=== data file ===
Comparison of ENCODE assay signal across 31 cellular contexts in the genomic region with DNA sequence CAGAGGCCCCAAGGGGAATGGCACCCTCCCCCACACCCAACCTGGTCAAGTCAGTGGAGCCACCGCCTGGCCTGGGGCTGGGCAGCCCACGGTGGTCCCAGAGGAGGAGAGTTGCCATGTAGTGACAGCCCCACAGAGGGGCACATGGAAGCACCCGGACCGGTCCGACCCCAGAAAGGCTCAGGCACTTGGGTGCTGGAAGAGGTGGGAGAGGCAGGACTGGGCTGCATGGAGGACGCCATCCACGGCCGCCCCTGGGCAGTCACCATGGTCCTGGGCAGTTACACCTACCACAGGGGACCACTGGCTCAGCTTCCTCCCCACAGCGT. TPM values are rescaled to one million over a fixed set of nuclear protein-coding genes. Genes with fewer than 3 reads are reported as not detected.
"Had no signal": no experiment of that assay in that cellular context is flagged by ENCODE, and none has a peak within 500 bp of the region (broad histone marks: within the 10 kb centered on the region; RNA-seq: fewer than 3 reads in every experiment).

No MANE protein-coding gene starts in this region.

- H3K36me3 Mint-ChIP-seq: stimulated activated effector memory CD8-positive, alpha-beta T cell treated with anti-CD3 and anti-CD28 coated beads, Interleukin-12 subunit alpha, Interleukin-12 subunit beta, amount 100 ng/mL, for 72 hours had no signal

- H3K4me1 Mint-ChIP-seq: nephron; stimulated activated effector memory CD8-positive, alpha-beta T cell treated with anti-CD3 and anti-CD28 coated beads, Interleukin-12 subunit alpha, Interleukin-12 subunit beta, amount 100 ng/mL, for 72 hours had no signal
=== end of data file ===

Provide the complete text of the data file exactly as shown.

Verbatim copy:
Comparison of ENCODE assay signal across 31 cellular contexts in the genomic region with DNA sequence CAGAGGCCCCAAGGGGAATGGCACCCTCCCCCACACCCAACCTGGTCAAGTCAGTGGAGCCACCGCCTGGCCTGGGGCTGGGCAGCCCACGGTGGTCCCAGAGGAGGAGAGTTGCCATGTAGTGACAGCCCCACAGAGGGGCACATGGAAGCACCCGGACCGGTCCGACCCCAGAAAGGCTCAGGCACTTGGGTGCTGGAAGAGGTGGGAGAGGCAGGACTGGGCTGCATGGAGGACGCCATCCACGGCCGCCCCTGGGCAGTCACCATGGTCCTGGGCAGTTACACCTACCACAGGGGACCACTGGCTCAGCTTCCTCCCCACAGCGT. TPM values are rescaled to one million over a fixed set of nuclear protein-coding genes. Genes with fewer than 3 reads are reported as not detected.
"Had no signal": no experiment of that assay in that cellular context is flagged by ENCODE, and none has a peak within 500 bp of the region (broad histone marks: within the 10 kb centered on the region; RNA-seq: fewer than 3 reads in every experiment).

No MANE protein-coding gene starts in this region.

- H3K36me3 Mint-ChIP-seq: stimulated activated effector memory CD8-positive, alpha-beta T cell treated with anti-CD3 and anti-CD28 coated beads, Interleukin-12 subunit alpha, Interleukin-12 subunit beta, amount 100 ng/mL, for 72 hours had no signal

- H3K4me1 Mint-ChIP-seq: nephron; stimulated activated effector memory CD8-positive, alpha-beta T cell treated with anti-CD3 and anti-CD28 coated beads, Interleukin-12 subunit alpha, Interleukin-12 subunit beta, amount 100 ng/mL, for 72 hours had no signal